The principle of separation of powers had already been given a fair trial in most state constitutions and had proved sound . Accordingly, the convention set up a governmental

system with separate legislative, ex- ecutive, and judiciary branches, each checked by the others . Thus congressional enactments were not to become law until approved by the president . And the president was to submit the most important of his ap- pointments and all his treaties to the Senate for confirmation . The presi- dent, in turn, could be impeached and removed by Congress . The ju- diciary was to hear all cases arising under federal laws and the Con- stitution; in effect, the courts were empowered to interpret both the fundamental and the statute law . But members of the judiciary, appointed by the president and confirmed by the Senate, could also be impeached by Congress .

To protect the Constitution from hasty alteration, Article V stipulated that amendments to the Constitution be proposed either by two-thirds of both houses of Con- gress or by two-thirds of the states, meeting in convention . The propos- als were to be ratified by one of two methods: either by the legislatures of three-fourths of the states, or by convention in three-fourths of the states, with the Congress proposing the method to be used .

Finally, the convention faced the most important problem of all: How should the powers given to the new government be enforced? Under the Articles of Confedera- tion, the national government had possessed — on paper — signifi- cant powers, which, in practice, had




come to naught, for the states paid no attention to them . What was to save the new government from the same fate?

At the outset, most delegates fur- nished a single answer — the use of force . But it was quickly seen that the application of force upon the states would destroy the Union . The deci- sion was that the government should not act upon the states but upon the people within the states, and should legislate for and upon all the indi- vidual residents of the country . As the keystone of the Constitution, the convention adopted two brief but highly significant statements:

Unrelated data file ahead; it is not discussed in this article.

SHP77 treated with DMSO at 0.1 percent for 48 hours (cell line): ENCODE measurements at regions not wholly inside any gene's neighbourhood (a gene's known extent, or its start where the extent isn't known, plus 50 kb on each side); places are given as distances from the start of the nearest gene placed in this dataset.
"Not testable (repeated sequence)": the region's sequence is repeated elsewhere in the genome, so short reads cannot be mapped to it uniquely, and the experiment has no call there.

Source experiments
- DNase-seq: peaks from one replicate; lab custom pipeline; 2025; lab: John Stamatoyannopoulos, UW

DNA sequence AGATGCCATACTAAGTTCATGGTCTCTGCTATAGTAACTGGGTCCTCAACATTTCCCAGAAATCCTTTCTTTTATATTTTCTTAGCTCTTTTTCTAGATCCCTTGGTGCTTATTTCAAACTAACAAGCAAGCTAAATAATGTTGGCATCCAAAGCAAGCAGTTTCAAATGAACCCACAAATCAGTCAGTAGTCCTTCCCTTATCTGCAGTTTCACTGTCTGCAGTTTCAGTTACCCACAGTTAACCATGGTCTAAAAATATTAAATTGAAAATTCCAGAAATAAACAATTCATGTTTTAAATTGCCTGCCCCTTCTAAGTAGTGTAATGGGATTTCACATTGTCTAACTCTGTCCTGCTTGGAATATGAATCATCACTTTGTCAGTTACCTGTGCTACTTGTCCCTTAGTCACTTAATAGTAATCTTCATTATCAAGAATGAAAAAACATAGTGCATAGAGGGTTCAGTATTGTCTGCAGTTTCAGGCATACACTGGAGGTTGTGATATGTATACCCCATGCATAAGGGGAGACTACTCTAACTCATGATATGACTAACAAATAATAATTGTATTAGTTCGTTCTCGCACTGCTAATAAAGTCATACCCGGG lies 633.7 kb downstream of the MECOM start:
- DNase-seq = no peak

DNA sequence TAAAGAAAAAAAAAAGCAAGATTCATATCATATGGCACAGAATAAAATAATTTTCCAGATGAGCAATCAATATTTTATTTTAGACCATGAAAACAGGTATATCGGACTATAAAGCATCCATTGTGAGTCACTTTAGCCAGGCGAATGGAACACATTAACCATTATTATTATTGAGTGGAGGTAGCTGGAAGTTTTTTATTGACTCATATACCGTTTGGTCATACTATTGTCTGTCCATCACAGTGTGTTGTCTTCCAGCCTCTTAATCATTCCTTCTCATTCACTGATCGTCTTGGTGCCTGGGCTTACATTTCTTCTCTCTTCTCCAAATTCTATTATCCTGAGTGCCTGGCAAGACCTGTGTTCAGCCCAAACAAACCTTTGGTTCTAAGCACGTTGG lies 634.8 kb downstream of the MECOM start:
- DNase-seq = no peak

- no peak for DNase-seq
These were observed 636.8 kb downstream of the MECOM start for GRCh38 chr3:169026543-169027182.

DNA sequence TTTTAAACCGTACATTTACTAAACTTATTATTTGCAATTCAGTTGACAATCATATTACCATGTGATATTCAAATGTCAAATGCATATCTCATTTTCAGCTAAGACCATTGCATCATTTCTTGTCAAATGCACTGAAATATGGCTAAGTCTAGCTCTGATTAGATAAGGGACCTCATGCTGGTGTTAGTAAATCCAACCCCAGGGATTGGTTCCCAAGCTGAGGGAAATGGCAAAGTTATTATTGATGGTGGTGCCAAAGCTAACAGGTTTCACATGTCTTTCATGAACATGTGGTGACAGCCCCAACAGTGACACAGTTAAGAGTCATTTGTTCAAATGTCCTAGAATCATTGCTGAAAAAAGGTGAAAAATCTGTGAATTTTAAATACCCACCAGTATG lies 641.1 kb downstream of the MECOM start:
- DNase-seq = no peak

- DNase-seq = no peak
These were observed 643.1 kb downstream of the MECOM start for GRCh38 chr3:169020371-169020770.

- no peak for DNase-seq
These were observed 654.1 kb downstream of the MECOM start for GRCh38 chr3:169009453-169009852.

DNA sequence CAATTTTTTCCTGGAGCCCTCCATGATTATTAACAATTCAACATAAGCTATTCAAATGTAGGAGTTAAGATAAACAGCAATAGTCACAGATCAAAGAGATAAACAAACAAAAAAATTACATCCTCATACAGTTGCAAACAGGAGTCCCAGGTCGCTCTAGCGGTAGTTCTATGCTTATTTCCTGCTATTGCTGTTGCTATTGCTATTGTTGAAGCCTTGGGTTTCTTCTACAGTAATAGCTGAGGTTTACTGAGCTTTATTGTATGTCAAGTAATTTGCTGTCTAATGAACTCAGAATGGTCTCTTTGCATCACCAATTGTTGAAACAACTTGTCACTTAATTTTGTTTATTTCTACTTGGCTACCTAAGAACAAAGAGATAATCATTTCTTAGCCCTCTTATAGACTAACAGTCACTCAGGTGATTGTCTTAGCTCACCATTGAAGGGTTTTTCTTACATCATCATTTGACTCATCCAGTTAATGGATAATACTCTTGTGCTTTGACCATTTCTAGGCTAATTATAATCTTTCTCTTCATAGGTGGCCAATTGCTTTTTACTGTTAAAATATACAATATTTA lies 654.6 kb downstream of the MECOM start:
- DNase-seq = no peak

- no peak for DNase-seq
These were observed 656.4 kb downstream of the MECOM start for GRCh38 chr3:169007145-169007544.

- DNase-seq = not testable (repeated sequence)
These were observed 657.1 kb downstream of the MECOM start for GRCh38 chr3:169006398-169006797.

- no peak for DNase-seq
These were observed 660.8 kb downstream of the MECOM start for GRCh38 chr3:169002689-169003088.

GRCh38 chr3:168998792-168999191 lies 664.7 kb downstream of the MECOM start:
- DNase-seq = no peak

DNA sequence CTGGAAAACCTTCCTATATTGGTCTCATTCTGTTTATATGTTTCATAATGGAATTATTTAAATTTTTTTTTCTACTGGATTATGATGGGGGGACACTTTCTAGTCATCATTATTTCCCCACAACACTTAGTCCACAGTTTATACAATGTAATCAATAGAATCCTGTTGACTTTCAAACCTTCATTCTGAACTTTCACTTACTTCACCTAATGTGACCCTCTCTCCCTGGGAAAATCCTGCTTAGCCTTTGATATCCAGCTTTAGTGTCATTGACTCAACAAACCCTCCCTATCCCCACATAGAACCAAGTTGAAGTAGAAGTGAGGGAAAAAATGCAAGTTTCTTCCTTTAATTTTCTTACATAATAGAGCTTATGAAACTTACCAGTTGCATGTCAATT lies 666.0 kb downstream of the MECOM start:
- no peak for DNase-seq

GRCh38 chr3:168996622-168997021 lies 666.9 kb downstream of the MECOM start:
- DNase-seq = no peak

Congress shall have power … to make all Laws which shall be necessary and proper for carrying into Execution the … Powers vested by this Constitution in the Government of the United States. … (Article I, Section 7)

This Constitution, and the Laws of the United States which shall be made in Pursuance thereof; and all Treaties made, or which shall be made, under the Authority of the United States, shall be the supreme Law of the Land; and the Judges in every State shall be bound thereby, any Thing in the Constitution or Laws of any State to the Contrary notwithstanding. (Article VI) Thus the laws of the United States

became enforceable in its own na- tional courts, through its own judges and marshals, as well as in the state courts through the state judges and state law officers .

Debate continues to this day about the motives of those who wrote the Constitution . In 1913 his- torian Charles Beard, in An Econom- ic Interpretation of the Constitution, argued that the Founding Fathers represented emerging commercial- capitalist interests that needed a strong national government . He also believed many may have been motivated by personal holdings of large amounts of depreciated gov- ernment securities . However, James Madison, principal drafter of the Constitution, held no bonds and was a Virginia planter . Conversely, some opponents of the Constitu- tion owned large amounts of bonds and securities . Economic interests influenced the course of the debate, but so did state, sectional, and ideo- logical interests . Equally important was the idealism of the framers . Products of the Enlightenment, the Founding Fathers designed a gov- ernment that they believed would promote individual liberty and pub- lic virtue . The ideals embodied in the U .S . Constitution remain an es- sential element of the American na- tional identity .